In order to understand the absence of a sufficiently broad equitable jurisdiction in admiralty to grant an injunction it is helpful to briefly trace the history of that court and body of law. Its early development is not entirely clear, but it apparently developed much as the law merchant during the renaissance period of world commerce.5 Continental scholars then busy adapting the Roman (Civil) Law were attracted by this developing customary law and admiralty still bears their imprint.
The English port towns as well as the continental ones had "maritime courts" that adjudicated according to the customary sea law. The English development was affected by the creation of the office of the Lord High Admiral who originally was a naval officer concerned mostly with suppression of piracy. It is not clear just how and when he achieved jurisdiction over civil maritime matters, but by around 1400 that jurisdiction was so broad that Parliament moved to limit it by statute to "a thing done upon the sea". 13 Rich. II, c. 5 (1389) and 15 Rich. II, c. 3 (1391). It still maintained a substantial jurisdiction as a court of record, however, until eventually it became involved in the great struggles for power among the various English courts. It then suffered severe narrowing of its jurisdiction because of the jealousy of the common law courts which issued writs of prohibition preventing it from entertaining actions of various kinds.6 For example, contract actions to be cognizable in admiralty not only had to concern the sea, but had to have been made at sea.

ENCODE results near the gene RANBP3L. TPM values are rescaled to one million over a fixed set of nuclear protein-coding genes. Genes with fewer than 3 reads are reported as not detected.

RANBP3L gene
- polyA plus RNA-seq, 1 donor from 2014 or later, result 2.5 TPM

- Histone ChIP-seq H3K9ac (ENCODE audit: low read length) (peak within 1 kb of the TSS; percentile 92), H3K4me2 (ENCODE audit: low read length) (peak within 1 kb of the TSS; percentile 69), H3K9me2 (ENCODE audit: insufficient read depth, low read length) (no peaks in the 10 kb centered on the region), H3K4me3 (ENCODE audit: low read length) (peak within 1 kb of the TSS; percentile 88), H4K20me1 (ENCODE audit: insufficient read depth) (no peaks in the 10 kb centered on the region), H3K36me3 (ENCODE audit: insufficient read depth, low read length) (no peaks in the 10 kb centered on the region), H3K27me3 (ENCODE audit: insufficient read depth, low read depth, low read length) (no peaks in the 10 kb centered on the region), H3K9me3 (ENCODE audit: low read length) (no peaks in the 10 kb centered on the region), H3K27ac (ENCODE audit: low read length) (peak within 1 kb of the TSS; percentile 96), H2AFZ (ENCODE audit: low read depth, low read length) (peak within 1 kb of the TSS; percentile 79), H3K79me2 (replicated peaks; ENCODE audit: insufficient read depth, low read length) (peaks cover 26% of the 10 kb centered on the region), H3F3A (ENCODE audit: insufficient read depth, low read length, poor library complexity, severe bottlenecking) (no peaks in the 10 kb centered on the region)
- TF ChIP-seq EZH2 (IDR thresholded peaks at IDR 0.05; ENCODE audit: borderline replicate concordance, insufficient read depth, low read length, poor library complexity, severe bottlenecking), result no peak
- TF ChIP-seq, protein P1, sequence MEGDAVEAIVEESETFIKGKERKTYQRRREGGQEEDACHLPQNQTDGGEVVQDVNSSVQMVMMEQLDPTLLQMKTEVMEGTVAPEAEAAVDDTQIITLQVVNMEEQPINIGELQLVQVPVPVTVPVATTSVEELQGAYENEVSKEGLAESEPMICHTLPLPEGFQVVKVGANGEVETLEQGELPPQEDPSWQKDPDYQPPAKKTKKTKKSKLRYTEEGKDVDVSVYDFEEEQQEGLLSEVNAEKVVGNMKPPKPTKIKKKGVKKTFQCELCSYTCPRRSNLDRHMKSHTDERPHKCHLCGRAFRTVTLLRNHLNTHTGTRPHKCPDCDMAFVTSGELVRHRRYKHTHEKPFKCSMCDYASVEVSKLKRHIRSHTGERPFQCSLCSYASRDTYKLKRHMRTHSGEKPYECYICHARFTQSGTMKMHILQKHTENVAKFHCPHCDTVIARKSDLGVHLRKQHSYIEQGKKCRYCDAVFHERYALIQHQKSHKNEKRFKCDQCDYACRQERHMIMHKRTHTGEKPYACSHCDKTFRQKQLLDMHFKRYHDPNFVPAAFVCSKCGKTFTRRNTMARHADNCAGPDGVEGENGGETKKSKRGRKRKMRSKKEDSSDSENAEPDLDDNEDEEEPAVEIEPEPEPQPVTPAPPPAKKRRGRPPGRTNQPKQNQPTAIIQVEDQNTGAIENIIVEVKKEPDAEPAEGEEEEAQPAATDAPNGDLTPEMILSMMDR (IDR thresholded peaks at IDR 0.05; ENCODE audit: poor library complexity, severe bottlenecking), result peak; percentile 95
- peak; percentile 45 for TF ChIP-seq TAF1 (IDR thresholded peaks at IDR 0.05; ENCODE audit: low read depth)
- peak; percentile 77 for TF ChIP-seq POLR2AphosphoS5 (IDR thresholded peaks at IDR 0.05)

Apparently English lawyers at the time of the adoption of the American Constitution acted on the broad rule that "nothing was to be left to the Admiralty of which the common law could conveniently take cognizance * * *"7 — a sort of reverse savings clause. Anything for which a writ could be gotten from a common law court would not be allowed in admiralty; only what was not available elsewhere could admiralty take.8
Early in American judicial history the problem of the breadth of admiralty jurisdiction arose. As reference points there was the English jurisdiction already described; the English Colonial Admiralty courts which had much broader jurisdiction since it was convenient for Britain to have a non-jury court of broad power in the colonies; and the broad jurisdiction of the continental admiralty courts which was similar in extent to the English prior to curtailment.
Earlier American cases frequently assumed a narrow jurisdiction, but in Waring v. Clarke, 1847, 5 How. 441, 46 U.S. 441, 12 L. Ed. 226 the broad continental concept was accepted. As later stated in Insurance Company v. Dunham, 1870, 11 Wall. 1, 78 U.S. 1, 24, 20 L. Ed. 90, "the admiralty and maritime jurisdiction of the United States is not limited either by the restraining statutes or the judicial prohibitions of England, but is to be interpreted by a more enlarged view of its essential nature and objects, and with reference to analogous jurisdictions in other countries constituting the maritime commercial world * * *."